Self-love becomes even more essential when abusers seek to undermine your worth through psychological torment. It’s not uncommon for victims to eventually feel worthless, crumbling at the effects of constant belittling, degrading and abusive language. The key to healing the psychological wounds left by harmful words is to replace them with affirming words of self-love. 

Devote a separate journal to pen down positive messages for yourself. Whether you write down your strengths and talents or praise yourself for your accomplishments, each positive word can remind you of your worth. You can also practice self-love by repeating positive affirmations, devoting time to meditation and setting aside time to spoil yourself. These acts of self-love can help you heal.

3. Dig Into Your Past

The cycle of abuse can start in childhood. In some cases, childhood abuse can lead victims to fall into abusive relationships as adults, continuing the cycle of abuse and forging a pattern. When the cycle of abuse starts in childhood, you may find yourself falling into abusive relationships because they feel familiar. 

Digging into your past will help you identify the start of the cycle. Whether it stems from childhood or adolescence or your experience is secluded, understanding your past can help you heal.

4. Acknowledge the Emotional Abuse

Acknowledging your experience is another key to healing. It may take time to accept the whole truth of your experience, as many victims of abuse move through stages of denial, anger, guilt and shame. However, these motions are vital to recovering from mental abuse.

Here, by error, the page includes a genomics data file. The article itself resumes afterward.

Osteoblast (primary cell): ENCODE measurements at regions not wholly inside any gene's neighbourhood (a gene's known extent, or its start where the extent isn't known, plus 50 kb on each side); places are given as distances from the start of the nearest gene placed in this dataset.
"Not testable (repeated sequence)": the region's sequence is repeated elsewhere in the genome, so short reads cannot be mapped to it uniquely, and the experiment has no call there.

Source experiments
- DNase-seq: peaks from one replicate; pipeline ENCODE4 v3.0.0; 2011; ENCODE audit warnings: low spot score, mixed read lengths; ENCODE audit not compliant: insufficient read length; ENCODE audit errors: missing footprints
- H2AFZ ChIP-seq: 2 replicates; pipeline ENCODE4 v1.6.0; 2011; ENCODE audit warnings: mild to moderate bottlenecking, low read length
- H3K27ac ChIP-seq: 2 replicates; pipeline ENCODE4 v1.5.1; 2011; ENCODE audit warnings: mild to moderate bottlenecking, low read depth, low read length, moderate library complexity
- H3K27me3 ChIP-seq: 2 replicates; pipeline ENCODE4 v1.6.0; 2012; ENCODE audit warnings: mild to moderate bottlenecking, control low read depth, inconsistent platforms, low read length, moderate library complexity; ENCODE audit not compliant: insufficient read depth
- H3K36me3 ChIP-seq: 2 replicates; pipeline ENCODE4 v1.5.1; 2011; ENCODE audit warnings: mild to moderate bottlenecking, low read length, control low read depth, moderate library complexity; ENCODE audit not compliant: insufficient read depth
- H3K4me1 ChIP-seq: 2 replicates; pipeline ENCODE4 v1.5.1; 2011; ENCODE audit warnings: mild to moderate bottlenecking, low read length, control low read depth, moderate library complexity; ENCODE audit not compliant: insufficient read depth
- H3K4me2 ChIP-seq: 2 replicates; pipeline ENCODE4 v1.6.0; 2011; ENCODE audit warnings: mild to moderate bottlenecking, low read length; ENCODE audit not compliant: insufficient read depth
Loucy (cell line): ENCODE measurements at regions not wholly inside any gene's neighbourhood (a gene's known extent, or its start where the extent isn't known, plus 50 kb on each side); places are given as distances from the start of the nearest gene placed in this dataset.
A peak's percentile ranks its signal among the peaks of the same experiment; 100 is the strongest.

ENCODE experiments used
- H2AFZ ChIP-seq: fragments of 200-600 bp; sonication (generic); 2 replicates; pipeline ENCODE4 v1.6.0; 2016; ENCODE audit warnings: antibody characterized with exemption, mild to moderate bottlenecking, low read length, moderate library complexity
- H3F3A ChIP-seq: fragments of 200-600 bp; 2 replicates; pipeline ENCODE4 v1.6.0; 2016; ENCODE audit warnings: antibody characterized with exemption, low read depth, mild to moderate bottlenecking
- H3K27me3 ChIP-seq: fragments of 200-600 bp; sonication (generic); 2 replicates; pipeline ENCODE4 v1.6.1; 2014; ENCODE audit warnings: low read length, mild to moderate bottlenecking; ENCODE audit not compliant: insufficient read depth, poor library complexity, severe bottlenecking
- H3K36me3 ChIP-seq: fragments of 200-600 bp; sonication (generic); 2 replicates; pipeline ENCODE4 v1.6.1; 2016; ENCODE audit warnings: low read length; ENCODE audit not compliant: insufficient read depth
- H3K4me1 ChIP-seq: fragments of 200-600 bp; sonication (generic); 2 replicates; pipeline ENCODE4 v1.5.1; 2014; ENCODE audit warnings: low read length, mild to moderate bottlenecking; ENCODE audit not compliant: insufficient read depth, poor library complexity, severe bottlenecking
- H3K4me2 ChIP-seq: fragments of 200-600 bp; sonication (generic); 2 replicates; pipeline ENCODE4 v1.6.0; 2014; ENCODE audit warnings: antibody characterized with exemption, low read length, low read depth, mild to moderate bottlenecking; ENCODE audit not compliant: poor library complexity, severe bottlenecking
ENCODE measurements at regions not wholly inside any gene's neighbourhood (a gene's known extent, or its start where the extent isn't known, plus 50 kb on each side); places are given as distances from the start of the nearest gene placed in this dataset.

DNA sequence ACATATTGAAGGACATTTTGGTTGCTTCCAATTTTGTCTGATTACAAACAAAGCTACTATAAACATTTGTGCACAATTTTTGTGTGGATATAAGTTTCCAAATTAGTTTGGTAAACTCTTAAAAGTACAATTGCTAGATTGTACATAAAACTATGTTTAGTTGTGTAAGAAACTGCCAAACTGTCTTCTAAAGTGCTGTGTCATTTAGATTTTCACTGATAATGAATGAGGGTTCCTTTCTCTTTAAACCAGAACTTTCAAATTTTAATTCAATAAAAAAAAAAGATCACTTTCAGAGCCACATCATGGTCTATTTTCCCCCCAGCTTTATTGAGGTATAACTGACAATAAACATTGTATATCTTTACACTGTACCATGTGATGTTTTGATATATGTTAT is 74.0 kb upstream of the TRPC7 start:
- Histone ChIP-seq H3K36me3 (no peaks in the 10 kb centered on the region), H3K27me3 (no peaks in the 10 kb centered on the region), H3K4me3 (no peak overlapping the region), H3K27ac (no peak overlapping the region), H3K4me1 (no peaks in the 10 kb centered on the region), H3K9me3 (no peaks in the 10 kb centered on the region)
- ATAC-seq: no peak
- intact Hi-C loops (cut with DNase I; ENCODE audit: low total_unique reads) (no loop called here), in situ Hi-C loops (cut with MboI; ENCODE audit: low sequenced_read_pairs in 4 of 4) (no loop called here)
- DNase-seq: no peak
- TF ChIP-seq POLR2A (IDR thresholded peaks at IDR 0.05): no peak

5. Seek Support to Develop Coping Skills

Breaking the cycle of abuse can be challenging, even if your cycle is secluded to one relationship. Often, the path to recovering from emotional abuse requires external support. Beyond building self-awareness and taking back your worth, you may benefit from cognitive behavioral therapy (CBT). 

CBT is a type of therapy that can help change behavioral and thought patterns. A CBT therapist can help you identify the root of an abusive cycle and develop healthy coping strategies to exit these relationships safely. With modified thought patterns, you can more easily avoid abusive relationships in the future. 

The Sanctuary at Sedona offers two forms of CBT therapy — pure cognitive therapy, which focuses on reprogramming thought patterns, and rational emotive therapy (RET), which focuses on altering negative emotions.

Start Healing From Emotional Abuse at The Sanctuary at Sedona

The Sanctuary at Sedona offers victims of abuse a chance at recovery. We provide several holistic therapies ranging from CBT and energy medicine therapy to depth psychology methods that aim to induce healing at a core level. Our comprehensive residential treatment programs are designed to treat trauma and abuse by resolving root causes through science-based techniques. 

Healing from emotional abuse can take time, but with the right support, survivors of abuse can reclaim their lives and mend psychological wounds. Speak with a counselor today to start your healing journey and recover from the impacts of psychological abuse.